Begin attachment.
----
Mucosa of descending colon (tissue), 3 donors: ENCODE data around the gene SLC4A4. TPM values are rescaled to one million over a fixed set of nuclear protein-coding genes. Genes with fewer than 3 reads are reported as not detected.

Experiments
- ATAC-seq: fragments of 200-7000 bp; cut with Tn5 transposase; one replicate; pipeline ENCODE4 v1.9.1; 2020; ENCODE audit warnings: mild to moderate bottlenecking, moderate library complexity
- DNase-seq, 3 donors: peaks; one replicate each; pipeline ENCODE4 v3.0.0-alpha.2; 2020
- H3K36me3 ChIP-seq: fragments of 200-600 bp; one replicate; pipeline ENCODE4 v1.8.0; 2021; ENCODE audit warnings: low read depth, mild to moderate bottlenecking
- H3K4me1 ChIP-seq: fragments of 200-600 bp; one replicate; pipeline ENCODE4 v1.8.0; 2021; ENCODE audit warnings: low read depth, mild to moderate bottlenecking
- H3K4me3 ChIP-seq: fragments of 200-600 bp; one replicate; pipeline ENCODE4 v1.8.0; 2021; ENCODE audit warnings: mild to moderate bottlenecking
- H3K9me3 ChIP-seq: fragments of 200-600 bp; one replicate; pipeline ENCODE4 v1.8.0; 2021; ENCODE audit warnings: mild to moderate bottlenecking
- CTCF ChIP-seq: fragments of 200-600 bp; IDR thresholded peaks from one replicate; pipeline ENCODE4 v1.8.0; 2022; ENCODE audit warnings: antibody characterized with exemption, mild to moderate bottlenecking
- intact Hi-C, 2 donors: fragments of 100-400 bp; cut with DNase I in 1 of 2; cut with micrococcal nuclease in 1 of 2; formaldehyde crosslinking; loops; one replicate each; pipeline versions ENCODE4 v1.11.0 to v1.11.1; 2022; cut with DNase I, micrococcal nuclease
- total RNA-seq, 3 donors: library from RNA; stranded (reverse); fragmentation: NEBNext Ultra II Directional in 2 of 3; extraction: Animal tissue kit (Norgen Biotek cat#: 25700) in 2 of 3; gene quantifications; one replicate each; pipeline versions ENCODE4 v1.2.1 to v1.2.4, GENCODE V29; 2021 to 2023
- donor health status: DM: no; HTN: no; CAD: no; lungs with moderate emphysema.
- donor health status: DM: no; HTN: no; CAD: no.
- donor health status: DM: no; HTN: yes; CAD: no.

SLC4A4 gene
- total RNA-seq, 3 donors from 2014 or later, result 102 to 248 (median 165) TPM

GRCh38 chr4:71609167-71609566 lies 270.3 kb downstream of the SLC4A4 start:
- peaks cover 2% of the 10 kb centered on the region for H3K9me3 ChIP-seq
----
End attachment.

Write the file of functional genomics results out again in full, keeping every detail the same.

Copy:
Mucosa of descending colon (tissue), 3 donors: ENCODE data around the gene SLC4A4. TPM values are rescaled to one million over a fixed set of nuclear protein-coding genes. Genes with fewer than 3 reads are reported as not detected.

Experiments
- ATAC-seq: fragments of 200-7000 bp; cut with Tn5 transposase; one replicate; pipeline ENCODE4 v1.9.1; 2020; ENCODE audit warnings: mild to moderate bottlenecking, moderate library complexity
- DNase-seq, 3 donors: peaks; one replicate each; pipeline ENCODE4 v3.0.0-alpha.2; 2020
- H3K36me3 ChIP-seq: fragments of 200-600 bp; one replicate; pipeline ENCODE4 v1.8.0; 2021; ENCODE audit warnings: low read depth, mild to moderate bottlenecking
- H3K4me1 ChIP-seq: fragments of 200-600 bp; one replicate; pipeline ENCODE4 v1.8.0; 2021; ENCODE audit warnings: low read depth, mild to moderate bottlenecking
- H3K4me3 ChIP-seq: fragments of 200-600 bp; one replicate; pipeline ENCODE4 v1.8.0; 2021; ENCODE audit warnings: mild to moderate bottlenecking
- H3K9me3 ChIP-seq: fragments of 200-600 bp; one replicate; pipeline ENCODE4 v1.8.0; 2021; ENCODE audit warnings: mild to moderate bottlenecking
- CTCF ChIP-seq: fragments of 200-600 bp; IDR thresholded peaks from one replicate; pipeline ENCODE4 v1.8.0; 2022; ENCODE audit warnings: antibody characterized with exemption, mild to moderate bottlenecking
- intact Hi-C, 2 donors: fragments of 100-400 bp; cut with DNase I in 1 of 2; cut with micrococcal nuclease in 1 of 2; formaldehyde crosslinking; loops; one replicate each; pipeline versions ENCODE4 v1.11.0 to v1.11.1; 2022; cut with DNase I, micrococcal nuclease
- total RNA-seq, 3 donors: library from RNA; stranded (reverse); fragmentation: NEBNext Ultra II Directional in 2 of 3; extraction: Animal tissue kit (Norgen Biotek cat#: 25700) in 2 of 3; gene quantifications; one replicate each; pipeline versions ENCODE4 v1.2.1 to v1.2.4, GENCODE V29; 2021 to 2023
- donor health status: DM: no; HTN: no; CAD: no; lungs with moderate emphysema.
- donor health status: DM: no; HTN: no; CAD: no.
- donor health status: DM: no; HTN: yes; CAD: no.

SLC4A4 gene
- total RNA-seq, 3 donors from 2014 or later, result 102 to 248 (median 165) TPM

GRCh38 chr4:71609167-71609566 lies 270.3 kb downstream of the SLC4A4 start:
- peaks cover 2% of the 10 kb centered on the region for H3K9me3 ChIP-seq